Plus one should not forget that this is just the start of the Hurricane Season.
Other Florida only players:
There are two other Florida insurance plays: Heritage Property & Casualty Company and Federated National Holding Company. As the stock chart shows, all stocks have been hit equally hard in the last few days:
Without any deeper analysis I guess that those peers have the same issues than Universal.
So what to do now ?
Normally common wisdom in Insurance is to buy the stocks after a big Cat event happens. Usually, insurance market “harden” after such events and the higher premium then leads to nice profits going forward.
In order to make money from this as a shareholder, there is one big caveat: You have to survive.
And in my opinion this is currently the big issue with Universal and its peers: I am not 100% sure if they survive or at least need a significant capital infusion.
Insurers do have some instruments in these situations, such as booking claims slowly and play for time, but I am not sure if this works here when the damage is just too large.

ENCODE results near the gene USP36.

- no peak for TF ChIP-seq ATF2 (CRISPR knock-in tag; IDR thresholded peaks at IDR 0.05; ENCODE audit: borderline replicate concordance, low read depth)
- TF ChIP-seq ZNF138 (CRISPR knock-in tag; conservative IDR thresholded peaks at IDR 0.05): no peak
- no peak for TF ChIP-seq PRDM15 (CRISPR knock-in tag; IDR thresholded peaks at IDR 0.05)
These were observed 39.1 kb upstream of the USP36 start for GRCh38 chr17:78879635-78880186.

A good example against buying after a big cat event is Thai Reinsurance, the dominating Thai reinsurance company after the disastrous flood in 2011. Prem Watsa’s Fairfax bought 25% of the company shortly after the cat event
. Looking at the stock chart it is easy to say that Prem lost significant amounts of money with this purchase as the company never really recovered:
I don’t really know what happened there but these days capital is plenty and markets “harden” only for very short periods and might not offer the chance for the old players to earn it back.
This is also one of the big perils of Nat Cat insurance: These businesses can look very good for long periods of time but then get knocked out quickly if a larger than modelled event appears. It will be very interesting to see where in the Reinsurance industry these losses will ultimately pop up.
So from my perspective, I will watch this one closely, but only to learn and not necessarily to invest.